4-6: Student Learning and Instructional Activities


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The student will access and use information from a variety of sources.

PLAN: Planning means the students are engaging the topic or assignment and deciding what they want to know about the topic and/or the information they need for their assignment.


Students will ask themselves:

  • What do I need to do?
  • What's my assignment: What's my research topic?
  • What information do I need to answer my question? What information do I need for my research topic?
  • Plan strategies and follow an inquiry-based process in seeking knowledge in curricular subjects and make the real-world connection for using this process in one’s personal life. (1.1.1) (3.a)
  • Identify and define authentic problems and significant questions for investigation. (4.a)
  • Use prior and background knowledge to develop and refine a range of questions to frame the search for new understanding. (1.1.2) (1.1.3)
  • Display initiative and engagement by posing questions and investigating the answers beyond the collections of superficial facts. (1.2.1)
  • Demonstrate adaptability by changing the inquiry focus, questions, resources, or strategies when necessary to achieve success and by persisting in information searching despite challenges (1.2.5) (1.2.6).
  • Read widely and fluently to make connections with self, the world, and previous reading. (4.1.2)
  • Seek information for personal learning in a variety of formats and genres. (4.1.4)
  • Apply digital tools to gather, evaluate, and use information by planning strategies to guide inquiry (3.a)
  • Plan and manage activities to develop a solution or complete a project. (4.b)
  • Use multiple processes and diverse perspectives to explore alternative solutions. (4.d)
  • Understand and use technology systems, troubleshooting when and where necessary. (6.a) (6.c)
  • Transfer current knowledge to learning of new technologies (6.d)
  • Create a K-W-L chart or other graphic organizer related to the topic.
  • Clarify and refine a research topic. (4-6.1)
  • Brainstorm related topics, ideas, and concepts to narrow topic.
  • Identify key words, phrases, synonyms related to the topic.
  • Carry out independent reading for extended periods of time to gain information. (4-2.5)
  • Read about the topic to define and narrow the topic to an essential question.
  • Begin a research notebook for use during the research process. Include all materials related to the research project.
  • Plan what the final product will be and what will be needed to demonstrate learning.

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ACT: As students ACT on their plan, they must prioritize their list of possible sources of information, find those resources, engage the resources to extract the relevant information and then evaluate the information for credibility, authority, and relationship to the topic or assignment.)


Students ask themselves such questions as:

  • Where can I find the information I need to answer my question or for my research topic?
  • Which information source(s) will be the most helpful in answering my question? Which information source(s) will be the most helpful for my research topic?
  • What search strategy will work best for each information source (e.g., book, online encyclopedia, web site)?
  • Now that I’ve found some information what do I do with it?
  • How do I decide what I need from everything I’ve found?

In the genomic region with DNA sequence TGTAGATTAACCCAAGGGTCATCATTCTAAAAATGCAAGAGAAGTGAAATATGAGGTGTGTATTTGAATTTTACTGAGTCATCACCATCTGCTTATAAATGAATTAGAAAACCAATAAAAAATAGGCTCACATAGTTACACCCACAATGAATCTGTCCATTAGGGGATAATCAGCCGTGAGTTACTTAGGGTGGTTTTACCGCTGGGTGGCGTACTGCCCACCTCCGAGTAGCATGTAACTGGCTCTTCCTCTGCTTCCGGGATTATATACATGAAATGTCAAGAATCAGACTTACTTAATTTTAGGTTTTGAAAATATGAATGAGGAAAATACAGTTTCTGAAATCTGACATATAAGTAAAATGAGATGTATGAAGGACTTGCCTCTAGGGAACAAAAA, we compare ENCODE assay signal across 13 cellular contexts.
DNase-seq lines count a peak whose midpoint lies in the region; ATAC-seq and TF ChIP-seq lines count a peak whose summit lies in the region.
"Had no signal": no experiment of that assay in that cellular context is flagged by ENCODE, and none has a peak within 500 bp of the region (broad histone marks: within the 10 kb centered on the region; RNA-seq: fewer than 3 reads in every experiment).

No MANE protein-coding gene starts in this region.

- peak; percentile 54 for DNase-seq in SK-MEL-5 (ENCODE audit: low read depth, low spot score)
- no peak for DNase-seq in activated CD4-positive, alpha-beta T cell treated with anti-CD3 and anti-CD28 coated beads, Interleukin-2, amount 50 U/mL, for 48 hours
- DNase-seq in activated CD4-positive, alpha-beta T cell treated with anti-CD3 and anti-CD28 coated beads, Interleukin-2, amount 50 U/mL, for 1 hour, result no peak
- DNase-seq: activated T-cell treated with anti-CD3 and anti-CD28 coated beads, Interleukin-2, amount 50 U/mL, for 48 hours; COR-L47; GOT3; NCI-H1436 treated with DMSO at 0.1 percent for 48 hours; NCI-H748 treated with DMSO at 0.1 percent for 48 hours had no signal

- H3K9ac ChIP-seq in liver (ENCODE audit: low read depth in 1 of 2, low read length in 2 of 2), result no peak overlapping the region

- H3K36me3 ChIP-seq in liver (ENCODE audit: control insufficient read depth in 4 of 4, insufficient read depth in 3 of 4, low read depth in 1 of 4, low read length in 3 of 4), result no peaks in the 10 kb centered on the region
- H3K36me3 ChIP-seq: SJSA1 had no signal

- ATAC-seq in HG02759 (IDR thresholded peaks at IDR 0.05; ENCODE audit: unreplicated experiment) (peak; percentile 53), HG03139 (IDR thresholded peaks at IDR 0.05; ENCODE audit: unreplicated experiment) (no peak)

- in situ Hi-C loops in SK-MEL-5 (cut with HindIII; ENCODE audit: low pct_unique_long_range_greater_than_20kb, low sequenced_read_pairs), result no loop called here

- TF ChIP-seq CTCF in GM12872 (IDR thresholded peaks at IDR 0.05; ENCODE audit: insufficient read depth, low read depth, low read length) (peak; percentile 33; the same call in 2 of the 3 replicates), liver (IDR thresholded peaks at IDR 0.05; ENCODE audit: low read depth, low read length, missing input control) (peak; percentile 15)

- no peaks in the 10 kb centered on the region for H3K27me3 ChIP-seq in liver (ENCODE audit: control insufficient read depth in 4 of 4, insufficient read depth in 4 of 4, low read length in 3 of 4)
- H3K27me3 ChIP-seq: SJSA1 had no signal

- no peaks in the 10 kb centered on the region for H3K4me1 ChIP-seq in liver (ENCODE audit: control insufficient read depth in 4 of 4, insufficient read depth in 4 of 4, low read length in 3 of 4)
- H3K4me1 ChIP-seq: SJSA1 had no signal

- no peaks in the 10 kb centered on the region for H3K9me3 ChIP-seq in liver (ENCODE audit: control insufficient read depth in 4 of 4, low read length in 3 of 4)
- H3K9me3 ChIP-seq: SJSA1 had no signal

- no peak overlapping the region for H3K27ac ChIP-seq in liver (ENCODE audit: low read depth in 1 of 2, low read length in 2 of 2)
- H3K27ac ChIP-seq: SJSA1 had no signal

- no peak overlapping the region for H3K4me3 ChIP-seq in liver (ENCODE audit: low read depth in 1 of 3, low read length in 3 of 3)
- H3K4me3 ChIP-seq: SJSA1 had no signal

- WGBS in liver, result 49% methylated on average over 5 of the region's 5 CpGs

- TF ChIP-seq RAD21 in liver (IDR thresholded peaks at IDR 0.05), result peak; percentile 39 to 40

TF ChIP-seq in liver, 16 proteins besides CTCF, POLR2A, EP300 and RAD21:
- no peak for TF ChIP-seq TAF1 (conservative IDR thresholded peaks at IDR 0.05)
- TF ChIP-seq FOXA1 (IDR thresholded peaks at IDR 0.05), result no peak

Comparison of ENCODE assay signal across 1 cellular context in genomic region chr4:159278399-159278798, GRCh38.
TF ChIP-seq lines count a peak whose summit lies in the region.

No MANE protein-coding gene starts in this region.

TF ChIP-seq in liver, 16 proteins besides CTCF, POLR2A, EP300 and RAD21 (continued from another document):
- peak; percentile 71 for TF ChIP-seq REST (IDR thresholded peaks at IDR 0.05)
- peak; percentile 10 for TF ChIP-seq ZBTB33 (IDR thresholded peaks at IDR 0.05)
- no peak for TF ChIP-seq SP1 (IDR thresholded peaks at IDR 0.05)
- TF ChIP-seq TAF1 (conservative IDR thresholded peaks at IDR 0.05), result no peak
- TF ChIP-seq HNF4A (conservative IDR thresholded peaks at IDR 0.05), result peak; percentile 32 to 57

• Find, evaluate, and select appropriate information sources and digital tools to answer questions and accomplish specific tasks by recognizing that resources are created for a variety of purposes, including propaganda (e.g., pop-up ads, spam). (1.1.4) (3.c) (4.3.2) (IS 2.3) (IS 2.4)
  • Collect and analyze data to identify solutions and/or make informed decisions. (4.c)
  • Select and use applications effectively and productively.  (6.b)
  • Use critical thinking when evaluating information found in selected sources on the basis of accuracy, validity, appropriateness for needs, importance, and social and cultural context. (1.1.5) (1.2.2) (IS 2.1)
  • Locate, organize, analyze, evaluate, synthesize, and ethically use information from a variety of sources and media. (3.b) (1.2.3) (IS 2.1)
  • Read, view, and listen for information presented in any format (e.g., textual, visual, media, digital) in order to make inferences and gather meaning. (1.1.6)
  • Make sense of information gathered from diverse sources by identifying misconceptions, main and supporting ideas, conflicting information, and point of view or bias. (1.1.7) (IS 2.1)
  • Demonstrate mastery of technology tools for accessing information and pursuing inquiry. (1.1.8)
  • Seek divergent perspectives during information gathering and assessment to gain a broad perspective. (1.2.7) (1.3.2)
  • Continue an inquiry-based research process by applying critical-thinking skills (analysis, synthesis, evaluation, organization) to information and knowledge in order to construct new understandings, draw conclusions, and create new knowledge. (2.1.1) Demonstrate flexibility in the use of resources by adapting information strategies to each specific resource and by seeking additional resources when clear conclusions cannot be draw. (2.2.1)
  • Use both divergent and convergent thinking to formulate alternative conclusions and test them against the evidence. (2.2.2)
  • Employ a critical stance in drawing conclusions by demonstrating that the pattern of evidence leads to a decision or conclusion. (2.2.3)
  • Consider diverse and global perspectives in drawing conclusions. (2.3.2)
  • Determine how to act on information (2.4.1)
  • Seek information for personal learning through multiple resources in a variety of formats and genres. (4.1.4) (4.2.1)
  • Maintain openness to new ideas by considering divergent opinions, changing opinions or conclusions when evidence supports the change, and seeking information about new ideas encountered through academic or personal experiences. (4.2.3)
  • Demonstrate teamwork by working productively with others, either individually or in project teams, to produce original works or solve problems. (3.2.3) (2.d)
  • Use social networks and information tools both electronically and in person to gather and share information exhibiting responsibility, safety, and etiquette. (4.1.7) (4.3.1)(IS 1.3)